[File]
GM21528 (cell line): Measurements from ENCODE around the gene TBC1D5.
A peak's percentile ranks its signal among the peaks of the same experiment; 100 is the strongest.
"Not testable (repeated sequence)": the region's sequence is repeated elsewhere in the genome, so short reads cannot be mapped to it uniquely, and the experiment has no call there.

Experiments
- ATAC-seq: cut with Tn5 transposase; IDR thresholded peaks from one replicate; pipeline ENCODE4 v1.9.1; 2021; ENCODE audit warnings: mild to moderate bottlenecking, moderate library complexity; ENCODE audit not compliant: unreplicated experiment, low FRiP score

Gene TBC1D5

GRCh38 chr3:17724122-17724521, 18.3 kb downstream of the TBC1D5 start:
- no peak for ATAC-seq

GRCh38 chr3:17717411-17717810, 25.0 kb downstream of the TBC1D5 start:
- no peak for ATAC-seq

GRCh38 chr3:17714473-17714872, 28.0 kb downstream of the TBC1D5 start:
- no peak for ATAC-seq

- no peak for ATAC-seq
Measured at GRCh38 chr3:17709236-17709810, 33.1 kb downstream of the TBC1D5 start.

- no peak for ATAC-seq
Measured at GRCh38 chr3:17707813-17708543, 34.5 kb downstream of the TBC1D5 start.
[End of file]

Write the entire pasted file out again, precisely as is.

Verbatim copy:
GM21528 (cell line): Measurements from ENCODE around the gene TBC1D5.
A peak's percentile ranks its signal among the peaks of the same experiment; 100 is the strongest.
"Not testable (repeated sequence)": the region's sequence is repeated elsewhere in the genome, so short reads cannot be mapped to it uniquely, and the experiment has no call there.

Experiments
- ATAC-seq: cut with Tn5 transposase; IDR thresholded peaks from one replicate; pipeline ENCODE4 v1.9.1; 2021; ENCODE audit warnings: mild to moderate bottlenecking, moderate library complexity; ENCODE audit not compliant: unreplicated experiment, low FRiP score

Gene TBC1D5

GRCh38 chr3:17724122-17724521, 18.3 kb downstream of the TBC1D5 start:
- no peak for ATAC-seq

GRCh38 chr3:17717411-17717810, 25.0 kb downstream of the TBC1D5 start:
- no peak for ATAC-seq

GRCh38 chr3:17714473-17714872, 28.0 kb downstream of the TBC1D5 start:
- no peak for ATAC-seq

- no peak for ATAC-seq
Measured at GRCh38 chr3:17709236-17709810, 33.1 kb downstream of the TBC1D5 start.

- no peak for ATAC-seq
Measured at GRCh38 chr3:17707813-17708543, 34.5 kb downstream of the TBC1D5 start.